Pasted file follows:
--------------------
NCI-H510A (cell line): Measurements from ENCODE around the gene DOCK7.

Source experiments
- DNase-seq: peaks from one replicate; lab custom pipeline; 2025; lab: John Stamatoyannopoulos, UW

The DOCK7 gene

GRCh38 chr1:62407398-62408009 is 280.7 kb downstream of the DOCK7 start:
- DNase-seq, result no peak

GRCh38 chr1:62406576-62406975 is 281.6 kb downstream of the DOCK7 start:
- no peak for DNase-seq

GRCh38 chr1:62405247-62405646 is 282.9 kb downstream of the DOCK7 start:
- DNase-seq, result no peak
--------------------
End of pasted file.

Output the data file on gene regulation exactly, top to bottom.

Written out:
NCI-H510A (cell line): Measurements from ENCODE around the gene DOCK7.

Source experiments
- DNase-seq: peaks from one replicate; lab custom pipeline; 2025; lab: John Stamatoyannopoulos, UW

The DOCK7 gene

GRCh38 chr1:62407398-62408009 is 280.7 kb downstream of the DOCK7 start:
- DNase-seq, result no peak

GRCh38 chr1:62406576-62406975 is 281.6 kb downstream of the DOCK7 start:
- no peak for DNase-seq

GRCh38 chr1:62405247-62405646 is 282.9 kb downstream of the DOCK7 start:
- DNase-seq, result no peak